Page semi-protected

Motherfucker

From Wikipedia, the free encyclopedia
Jump to: navigation, search
Freedom of speech sign held by a demonstrator at a protest in San Francisco, California.

Motherfucker (sometimes abbreviated as mofo, mf, or mf'er) is an English-language vulgarism. While it is usually considered highly offensive, it is rarely used in the literal sense of one who engages in sexual activity with another person's mother, or his or her own mother. Rather, it refers to a mean, despicable, or vicious person, or any particularly difficult or frustrating situation. Alternatively, it can be a term of admiration, for instance in the jazz community.

Variants

Like many widely used offensive terms, motherfucker has a large list of minced oaths. Motherhumper, motherfugger, mother f'er, mothersucker, mothertrucker, motherlover, mofo, fothermucker, motherflower, motherkisser and many more are sometimes used in polite company or to avoid censorship.[citation needed] The participle motherfucking is often used as an emphatic, in the same way as the less strong fucking. The verb to motherfuck also exists, although it is less common. Conversely, when paired with an adjective, it can become a term denoting such things as originality and masculinity, as in the related phrase "bad ass mother fucker". Use of the term as a compliment is frequent in the jazz community, for example when Miles Davis addressed his future percussionist Mino Cinelu: "Miles...grabbed his arm and said, 'You're a motherfucker.' Cinelu thanked Miles for the compliment."[1]

History and popular culture

The word dates back at least to the late 19th century, with a Texas court in 1889 recording a defendant being called a "God damned mother-f—cking, bastardly son-of-a-bitch"[2] and in 1917 a black U.S. soldier called his draft board "You low-down Mother Fuckers..." in a letter.[3]

In literature, Norman Mailer, in his 1948 novel "The Naked and the Dead" uses it occasionally, disguised as motherfugger,[4] and used it in full in his 1967 novel "Why Are We in Vietnam?".[2] In Kurt Vonnegut's classic novel Slaughterhouse-Five the word is used by one of the soldiers in the story – leading to the novel being often challenged in libraries and schools. Vonnegut joked in a speech, published in the collection Fates Worse Than Death, that "Ever since that word was published, way back in 1969, children have been attempting to have intercourse with their mothers. When it will stop no one knows."[5]

In popular music, the first mainstream release to include the word was the 1969 album Kick out the Jams by MC5. The title track, a live recording, is introduced by vocalist Rob Tyner shouting "And right now... right now... right now it's time to... kick out the jams, motherfuckers!". This was quickly pulled from stores, and an edited version was released with the words "brothers and sisters" overdubbed on the offending word. At about the same time, the Jefferson Airplane released the album Volunteers, the opening track of which, We Can Be Together, included the line "up against the wall, motherfucker", a popular catch phrase among radical groups at the time. This attracted less attention. The word was strongly implied, but not said explicitly, in Isaac Hayes' huge 1971 hit song "Theme from Shaft". Though rarely broadcast, the word has since become common in popular music, particularly in hip hop.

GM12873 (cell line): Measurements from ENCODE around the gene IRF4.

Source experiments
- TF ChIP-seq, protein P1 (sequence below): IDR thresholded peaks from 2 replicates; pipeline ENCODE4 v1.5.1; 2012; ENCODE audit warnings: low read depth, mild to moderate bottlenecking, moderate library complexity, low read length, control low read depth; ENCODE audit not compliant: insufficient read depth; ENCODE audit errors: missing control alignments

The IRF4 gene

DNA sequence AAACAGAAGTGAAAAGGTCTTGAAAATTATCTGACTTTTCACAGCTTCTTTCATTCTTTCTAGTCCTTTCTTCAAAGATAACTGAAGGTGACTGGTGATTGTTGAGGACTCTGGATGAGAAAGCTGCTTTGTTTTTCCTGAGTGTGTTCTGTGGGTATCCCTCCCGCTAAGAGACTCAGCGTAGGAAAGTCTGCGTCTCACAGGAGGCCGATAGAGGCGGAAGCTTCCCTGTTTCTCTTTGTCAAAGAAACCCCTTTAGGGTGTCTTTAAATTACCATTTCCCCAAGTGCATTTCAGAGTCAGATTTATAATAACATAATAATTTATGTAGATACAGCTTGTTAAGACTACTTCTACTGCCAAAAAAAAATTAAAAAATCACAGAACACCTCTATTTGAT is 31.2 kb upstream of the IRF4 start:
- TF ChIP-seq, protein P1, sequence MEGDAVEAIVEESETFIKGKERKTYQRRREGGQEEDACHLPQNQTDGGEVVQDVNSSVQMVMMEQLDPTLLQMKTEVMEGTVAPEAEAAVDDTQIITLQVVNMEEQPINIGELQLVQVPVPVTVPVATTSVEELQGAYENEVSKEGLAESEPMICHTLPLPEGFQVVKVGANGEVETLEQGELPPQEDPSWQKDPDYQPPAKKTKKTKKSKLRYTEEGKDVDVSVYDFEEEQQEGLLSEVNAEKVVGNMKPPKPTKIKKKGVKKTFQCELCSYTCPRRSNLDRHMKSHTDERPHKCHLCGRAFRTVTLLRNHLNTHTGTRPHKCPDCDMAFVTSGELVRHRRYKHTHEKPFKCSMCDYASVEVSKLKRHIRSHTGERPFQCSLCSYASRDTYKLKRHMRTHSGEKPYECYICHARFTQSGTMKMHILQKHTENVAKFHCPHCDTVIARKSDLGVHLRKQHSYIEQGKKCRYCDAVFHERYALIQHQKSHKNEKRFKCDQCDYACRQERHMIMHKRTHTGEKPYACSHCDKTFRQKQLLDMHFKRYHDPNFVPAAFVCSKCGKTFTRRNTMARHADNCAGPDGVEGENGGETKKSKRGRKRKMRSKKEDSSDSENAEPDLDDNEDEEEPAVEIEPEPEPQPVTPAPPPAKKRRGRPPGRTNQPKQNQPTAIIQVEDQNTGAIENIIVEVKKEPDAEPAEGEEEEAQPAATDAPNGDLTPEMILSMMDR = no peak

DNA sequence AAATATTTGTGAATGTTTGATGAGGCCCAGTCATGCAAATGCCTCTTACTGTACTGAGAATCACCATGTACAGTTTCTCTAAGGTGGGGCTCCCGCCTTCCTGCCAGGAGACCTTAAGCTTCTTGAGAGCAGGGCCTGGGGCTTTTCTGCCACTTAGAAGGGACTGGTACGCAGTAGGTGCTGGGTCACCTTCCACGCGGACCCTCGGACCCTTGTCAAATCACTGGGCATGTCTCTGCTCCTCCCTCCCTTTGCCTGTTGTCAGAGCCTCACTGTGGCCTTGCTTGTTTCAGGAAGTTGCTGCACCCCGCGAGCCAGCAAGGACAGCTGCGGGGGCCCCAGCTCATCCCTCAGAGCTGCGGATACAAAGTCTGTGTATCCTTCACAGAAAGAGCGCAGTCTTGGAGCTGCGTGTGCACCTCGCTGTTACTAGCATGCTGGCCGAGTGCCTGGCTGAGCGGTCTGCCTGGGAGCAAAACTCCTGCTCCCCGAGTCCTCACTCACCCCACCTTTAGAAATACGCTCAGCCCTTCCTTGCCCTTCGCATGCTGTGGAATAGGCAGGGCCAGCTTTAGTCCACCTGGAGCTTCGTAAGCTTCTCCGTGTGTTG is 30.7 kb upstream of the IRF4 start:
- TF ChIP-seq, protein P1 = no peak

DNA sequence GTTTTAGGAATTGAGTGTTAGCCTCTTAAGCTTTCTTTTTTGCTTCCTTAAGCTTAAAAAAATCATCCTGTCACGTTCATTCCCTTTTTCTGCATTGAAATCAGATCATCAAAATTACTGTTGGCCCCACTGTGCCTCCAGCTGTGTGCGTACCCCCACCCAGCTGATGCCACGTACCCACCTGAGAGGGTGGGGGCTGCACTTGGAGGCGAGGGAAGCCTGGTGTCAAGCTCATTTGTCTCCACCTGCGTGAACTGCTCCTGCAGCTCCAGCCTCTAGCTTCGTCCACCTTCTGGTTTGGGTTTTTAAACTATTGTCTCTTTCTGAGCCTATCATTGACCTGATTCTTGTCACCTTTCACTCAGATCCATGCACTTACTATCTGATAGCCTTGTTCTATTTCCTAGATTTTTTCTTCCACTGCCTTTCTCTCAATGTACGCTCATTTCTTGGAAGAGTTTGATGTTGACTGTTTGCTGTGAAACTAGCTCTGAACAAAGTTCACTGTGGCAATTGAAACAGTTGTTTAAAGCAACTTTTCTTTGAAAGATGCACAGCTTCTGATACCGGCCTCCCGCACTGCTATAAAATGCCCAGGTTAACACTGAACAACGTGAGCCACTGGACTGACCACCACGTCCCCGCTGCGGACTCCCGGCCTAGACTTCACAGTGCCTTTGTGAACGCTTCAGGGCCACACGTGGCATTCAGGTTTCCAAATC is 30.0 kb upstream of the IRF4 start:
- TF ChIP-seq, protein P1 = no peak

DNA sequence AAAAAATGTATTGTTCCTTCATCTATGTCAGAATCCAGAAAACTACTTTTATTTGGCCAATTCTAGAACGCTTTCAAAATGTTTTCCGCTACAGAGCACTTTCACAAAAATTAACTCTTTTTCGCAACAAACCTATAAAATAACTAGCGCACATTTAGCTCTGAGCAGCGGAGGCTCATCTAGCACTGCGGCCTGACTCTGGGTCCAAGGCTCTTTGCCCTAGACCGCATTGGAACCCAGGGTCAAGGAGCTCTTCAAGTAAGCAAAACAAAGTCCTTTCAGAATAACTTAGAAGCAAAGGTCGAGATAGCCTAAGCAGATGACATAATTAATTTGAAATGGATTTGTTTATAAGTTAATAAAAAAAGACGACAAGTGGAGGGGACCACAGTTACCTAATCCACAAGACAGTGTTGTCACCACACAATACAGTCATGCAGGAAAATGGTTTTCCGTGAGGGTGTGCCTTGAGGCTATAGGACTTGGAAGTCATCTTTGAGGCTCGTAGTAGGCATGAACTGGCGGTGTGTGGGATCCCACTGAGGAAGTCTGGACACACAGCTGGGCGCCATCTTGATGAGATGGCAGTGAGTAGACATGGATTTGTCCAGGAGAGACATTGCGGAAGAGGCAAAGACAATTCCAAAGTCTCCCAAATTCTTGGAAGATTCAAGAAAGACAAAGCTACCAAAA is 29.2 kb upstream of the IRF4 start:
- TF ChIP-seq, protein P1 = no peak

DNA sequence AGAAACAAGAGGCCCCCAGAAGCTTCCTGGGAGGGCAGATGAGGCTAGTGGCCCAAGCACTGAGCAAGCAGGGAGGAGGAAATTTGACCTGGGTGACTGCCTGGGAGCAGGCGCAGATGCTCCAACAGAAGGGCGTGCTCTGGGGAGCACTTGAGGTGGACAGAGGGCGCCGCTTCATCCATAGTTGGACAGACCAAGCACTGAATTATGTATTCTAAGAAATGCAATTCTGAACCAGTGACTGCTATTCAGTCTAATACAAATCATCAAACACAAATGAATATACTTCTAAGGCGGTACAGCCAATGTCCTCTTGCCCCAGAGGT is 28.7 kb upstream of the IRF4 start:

The word appears in George Carlin's Seven Words You Can't Say on Television. In one HBO special, he comments that at one point, someone asked him to remove it, since, as a derivative of the word "fuck", it constituted a duplication.[6] He later added it back, claiming that the bit's rhythm doesn't work without it.[6]

The word has become something of a catchphrase for actor Samuel L. Jackson, who frequently utters the word in his movies.[7] His use of the word helped him overcome a lifelong stuttering problem.[8] Historically in India, the word 'Madarchodh' is used for Motherfucker, the word Madar being of Persian origin, as Madare Jendeh.[9]

Literature

See also

References

  1. ^ Cole, George (2007). The Last Miles: The Music of Miles Davis, 1980–1991. U of Michigan P. p. 90. ISBN 9780472032600. Retrieved 10 March 2013. 
  2. ^ a b "How Mofo Got Its Mojo", Forrest Wickman, 14 February 2013, Slate
  3. ^ "Freedom Struggles", 2010, by Adriane Danette Lentz-Smith
  4. ^ "Dear Jon Stewart: Thanks For The Ride, Motherfucker", 23 June 2105, Bruce Buschel
  5. ^ Vonnegut, Kurt (1992). Fates Worse Than Death. New York: Berkeley Books. p. 76. ISBN 0-425-13406-7. 
  6. ^ a b Carlin, George (1978). On Location: George Carlin at Phoenix (DVD). HBO Home Video. 
  7. ^ Jensen, Jeff (4 August 2006). "Kicking Asp". Entertainment Weekly. Retrieved 21 June 2010. 
  8. ^ "Samuel L. Jackson Needs Certain Swear Word To Stop His Stutter.". Huffington Post. 5 June 2013. Retrieved 6 June 2013. 
  9. ^ Madare Jendeh, Mother (1991 film)[1]
  10. ^ Dawson, Jim (2009). The Compleat Motherfucker: A History of the Mother of All Dirty Words. Los Angeles, Calif.: Feral House. ISBN 978-1-932595-41-3. 

External links